Jacques Marquette Biography, Life, Interesting Facts
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Jacques Marquette, also known as James Marquette or Père Marquette was a French Jesuit missionary explorer. Born on June 1, 1637, he explored with Louis Jolliet down the Mississippi River in 1673.
The exploration resulted in the first mapping of the northern part of the river. Marquette is the founder of Sault Ste. Marie, the first European settlement in Michigan and St. Ignace, Michigan.
Jacques Marquette was born on June 1, 1637, in Laon, France. He was born to Rose de La Salle and Nicholas Marquette de La Tombelle. He had six siblings namely Louis, Marie, Jean-Bertrand, Francoise, and Michel Marquette.
At the age of 17, Jacques Marquette joined the Society of Jesus, becoming a Jesuit. He studied and later taught in the Jesuit colleges of France. In 1666, the Jesuits assigned him on missionary duties in New France the indigenous people of the Americas. Arriving in Quebec, Canada, Marquette learned the local languages, becoming highly proficient in the Huron language.
In 1668, the Jesuit sent him to St Lawrence River in the western Great Lakes. There, he helped in establishing a mission at Sault Ste Marie (currently Michigan) in 1668, becoming the first European settlement. In 1671, he founded another one at St. Ignace (now in Michigan). The next was at La Pointe, on Lake Superior, where his encounter with the people of the Illinois tribe, afforded him knowledge of the trading route of the Mississippi River.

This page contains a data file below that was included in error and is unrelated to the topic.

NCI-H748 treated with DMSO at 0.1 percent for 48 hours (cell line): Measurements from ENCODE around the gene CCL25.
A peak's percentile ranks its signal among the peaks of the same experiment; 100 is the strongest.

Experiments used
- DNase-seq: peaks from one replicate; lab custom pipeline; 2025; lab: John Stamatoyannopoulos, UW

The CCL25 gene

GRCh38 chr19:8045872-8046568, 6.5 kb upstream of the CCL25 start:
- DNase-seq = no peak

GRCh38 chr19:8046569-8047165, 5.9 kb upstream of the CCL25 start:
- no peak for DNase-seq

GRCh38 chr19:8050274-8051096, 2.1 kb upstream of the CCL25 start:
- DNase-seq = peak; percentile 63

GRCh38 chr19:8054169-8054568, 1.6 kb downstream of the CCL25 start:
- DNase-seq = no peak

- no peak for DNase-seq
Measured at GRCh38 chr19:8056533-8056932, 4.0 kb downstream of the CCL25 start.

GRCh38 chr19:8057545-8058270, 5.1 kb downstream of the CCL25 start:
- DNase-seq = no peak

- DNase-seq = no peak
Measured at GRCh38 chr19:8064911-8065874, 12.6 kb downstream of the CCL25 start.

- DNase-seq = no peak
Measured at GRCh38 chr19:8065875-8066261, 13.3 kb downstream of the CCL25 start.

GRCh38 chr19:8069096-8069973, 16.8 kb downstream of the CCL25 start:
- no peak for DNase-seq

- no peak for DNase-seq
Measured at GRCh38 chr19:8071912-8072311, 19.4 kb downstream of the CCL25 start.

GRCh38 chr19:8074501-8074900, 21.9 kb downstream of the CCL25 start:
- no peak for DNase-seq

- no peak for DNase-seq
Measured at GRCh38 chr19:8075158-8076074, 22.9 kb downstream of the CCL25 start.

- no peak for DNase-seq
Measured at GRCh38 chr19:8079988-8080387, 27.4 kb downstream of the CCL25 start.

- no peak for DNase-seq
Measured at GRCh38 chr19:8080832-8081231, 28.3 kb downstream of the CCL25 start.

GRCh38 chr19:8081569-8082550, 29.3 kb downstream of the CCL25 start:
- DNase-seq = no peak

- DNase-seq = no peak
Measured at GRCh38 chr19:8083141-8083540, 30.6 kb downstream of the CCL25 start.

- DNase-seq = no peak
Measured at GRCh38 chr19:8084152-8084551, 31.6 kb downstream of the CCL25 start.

Jacques Marquette abandoned his mission at La Pointe due to wars between the Hurons Lakota people. Moving to the Straits of Mackinac, he asked for permission from his superiors to explore the Mississippi River. In 1673, he joined French-Canadian explorer, Louis Jolliet for an expedition on the river. The governor of New France, Louis Comte de Frontenac had commissioned Jolliet to find the mouth of the river.
The expedition which began on May 17 comprised two canoes and five voyageurs. They traveled on the Lake Michigan towards Green Bay moving up to the Fox River. They had to portage through marsh and oak plains to cross the Wisconsin River. On June 17, they entered the Mississippi near Prairie du Chien. After traveling about 435 miles of the Gulf of Mexico, they returned to the mouth of the Arkansas River.
The expedition learned the Mississippi flowed through dangerous Spanish dominions, therefore decided to return. Following the Mississippi, they returned home through the mouth of Illinois River. Through the Chicago Portage, they arrived at Lake Michigan, near present-day Chicago. Upon reaching Green Bay, Wisconsin, Marquette stopped at the mission of St. Francis Xavier.
On the other hand, Jolliet continued to the journey to Canada. In 1674, Marquette embarked on a trip to the Illinois Territory to set a mission. However, he had to pitch a camp at a site currently in Chicago due to the winter. He ended up becoming the first European to live at the place.
Jacques Marquette contracted dysentery during the Mississippi expedition. He died while returning to his mission at St. Ignace on May 18, 1675, in what is now Ludington, Michigan.
Jacques Marquette has been named after several towns including Marquette County in Michigan and Marquette County in Wisconsin. The Marquette University, Pere Marquette Railway, and Marquette Island in Lake Huron are all in his others.
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